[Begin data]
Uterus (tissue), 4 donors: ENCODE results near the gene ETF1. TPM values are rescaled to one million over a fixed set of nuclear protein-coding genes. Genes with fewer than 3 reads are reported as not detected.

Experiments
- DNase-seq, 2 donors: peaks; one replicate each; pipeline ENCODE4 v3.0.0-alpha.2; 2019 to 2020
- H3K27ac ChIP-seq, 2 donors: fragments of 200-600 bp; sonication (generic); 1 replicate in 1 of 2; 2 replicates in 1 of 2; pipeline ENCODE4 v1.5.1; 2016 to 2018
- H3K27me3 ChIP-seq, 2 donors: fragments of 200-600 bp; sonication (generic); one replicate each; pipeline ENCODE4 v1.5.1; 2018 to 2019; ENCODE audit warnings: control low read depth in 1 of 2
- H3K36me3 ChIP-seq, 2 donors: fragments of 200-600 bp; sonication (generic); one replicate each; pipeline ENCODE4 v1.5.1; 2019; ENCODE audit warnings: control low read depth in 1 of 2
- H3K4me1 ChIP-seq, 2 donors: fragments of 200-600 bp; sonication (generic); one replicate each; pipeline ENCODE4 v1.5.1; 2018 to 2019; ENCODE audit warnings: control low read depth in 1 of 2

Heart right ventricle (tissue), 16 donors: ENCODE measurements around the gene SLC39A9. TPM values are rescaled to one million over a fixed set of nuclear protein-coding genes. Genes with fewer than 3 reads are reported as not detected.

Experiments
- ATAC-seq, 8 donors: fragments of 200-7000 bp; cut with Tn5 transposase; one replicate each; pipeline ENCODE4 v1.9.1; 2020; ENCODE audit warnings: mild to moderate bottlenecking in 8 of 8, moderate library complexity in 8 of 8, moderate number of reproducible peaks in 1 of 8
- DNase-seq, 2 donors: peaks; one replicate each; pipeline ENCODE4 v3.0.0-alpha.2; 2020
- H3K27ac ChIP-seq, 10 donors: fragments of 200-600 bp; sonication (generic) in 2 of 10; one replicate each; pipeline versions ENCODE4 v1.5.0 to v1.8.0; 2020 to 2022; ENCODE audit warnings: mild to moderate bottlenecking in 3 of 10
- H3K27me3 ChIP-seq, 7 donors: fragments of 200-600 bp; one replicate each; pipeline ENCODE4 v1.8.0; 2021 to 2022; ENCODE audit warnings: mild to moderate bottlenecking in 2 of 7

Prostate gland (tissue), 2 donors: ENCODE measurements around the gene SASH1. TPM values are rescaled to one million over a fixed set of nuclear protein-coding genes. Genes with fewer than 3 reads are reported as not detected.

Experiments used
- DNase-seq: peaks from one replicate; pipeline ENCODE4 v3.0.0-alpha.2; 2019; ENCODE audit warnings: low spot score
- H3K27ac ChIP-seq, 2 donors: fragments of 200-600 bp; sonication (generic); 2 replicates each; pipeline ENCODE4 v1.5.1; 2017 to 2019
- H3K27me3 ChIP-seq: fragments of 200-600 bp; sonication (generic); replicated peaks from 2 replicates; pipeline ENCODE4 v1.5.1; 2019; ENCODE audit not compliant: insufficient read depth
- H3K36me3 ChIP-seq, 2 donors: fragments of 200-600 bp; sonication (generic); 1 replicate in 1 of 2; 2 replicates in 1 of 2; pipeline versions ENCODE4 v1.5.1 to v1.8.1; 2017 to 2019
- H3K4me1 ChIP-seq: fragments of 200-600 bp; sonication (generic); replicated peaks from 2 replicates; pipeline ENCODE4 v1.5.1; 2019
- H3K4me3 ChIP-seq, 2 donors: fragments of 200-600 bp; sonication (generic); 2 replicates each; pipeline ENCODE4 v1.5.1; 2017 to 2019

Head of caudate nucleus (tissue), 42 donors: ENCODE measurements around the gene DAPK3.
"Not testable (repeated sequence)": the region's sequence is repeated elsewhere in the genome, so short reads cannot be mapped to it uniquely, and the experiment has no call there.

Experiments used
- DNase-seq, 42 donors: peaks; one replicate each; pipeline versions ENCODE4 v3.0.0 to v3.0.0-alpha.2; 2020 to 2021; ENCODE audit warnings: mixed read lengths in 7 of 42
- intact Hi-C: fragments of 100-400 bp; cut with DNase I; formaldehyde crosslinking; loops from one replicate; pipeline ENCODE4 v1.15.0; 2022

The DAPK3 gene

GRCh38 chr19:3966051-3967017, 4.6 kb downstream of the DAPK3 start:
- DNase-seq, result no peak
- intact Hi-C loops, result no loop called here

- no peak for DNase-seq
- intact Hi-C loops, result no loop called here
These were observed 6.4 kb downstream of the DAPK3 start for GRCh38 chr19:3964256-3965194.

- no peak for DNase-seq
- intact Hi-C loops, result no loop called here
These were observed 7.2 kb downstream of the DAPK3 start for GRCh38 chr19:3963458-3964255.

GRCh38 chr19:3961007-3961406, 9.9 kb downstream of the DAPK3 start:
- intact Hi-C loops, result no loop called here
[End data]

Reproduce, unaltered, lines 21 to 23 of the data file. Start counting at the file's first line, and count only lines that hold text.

- H3K4me3 ChIP-seq, 2 donors: fragments of 200-600 bp; sonication (generic); 2 replicates each; pipeline ENCODE4 v1.5.1; 2017 to 2019

Head of caudate nucleus (tissue), 42 donors: ENCODE measurements around the gene DAPK3.
"Not testable (repeated sequence)": the region's sequence is repeated elsewhere in the genome, so short reads cannot be mapped to it uniquely, and the experiment has no call there.